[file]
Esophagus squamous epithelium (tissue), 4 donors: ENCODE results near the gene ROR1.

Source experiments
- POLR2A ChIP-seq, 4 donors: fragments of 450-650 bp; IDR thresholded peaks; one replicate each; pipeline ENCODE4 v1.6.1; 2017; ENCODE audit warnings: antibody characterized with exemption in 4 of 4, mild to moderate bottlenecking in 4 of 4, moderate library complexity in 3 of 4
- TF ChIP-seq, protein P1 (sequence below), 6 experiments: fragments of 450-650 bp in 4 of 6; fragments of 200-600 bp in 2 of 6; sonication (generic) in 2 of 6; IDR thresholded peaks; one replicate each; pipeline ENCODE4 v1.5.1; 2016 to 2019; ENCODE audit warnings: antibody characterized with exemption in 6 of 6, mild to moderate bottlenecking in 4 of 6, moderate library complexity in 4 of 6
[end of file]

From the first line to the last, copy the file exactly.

Esophagus squamous epithelium (tissue), 4 donors: ENCODE results near the gene ROR1.

Source experiments
- POLR2A ChIP-seq, 4 donors: fragments of 450-650 bp; IDR thresholded peaks; one replicate each; pipeline ENCODE4 v1.6.1; 2017; ENCODE audit warnings: antibody characterized with exemption in 4 of 4, mild to moderate bottlenecking in 4 of 4, moderate library complexity in 3 of 4
- TF ChIP-seq, protein P1 (sequence below), 6 experiments: fragments of 450-650 bp in 4 of 6; fragments of 200-600 bp in 2 of 6; sonication (generic) in 2 of 6; IDR thresholded peaks; one replicate each; pipeline ENCODE4 v1.5.1; 2016 to 2019; ENCODE audit warnings: antibody characterized with exemption in 6 of 6, mild to moderate bottlenecking in 4 of 6, moderate library complexity in 4 of 6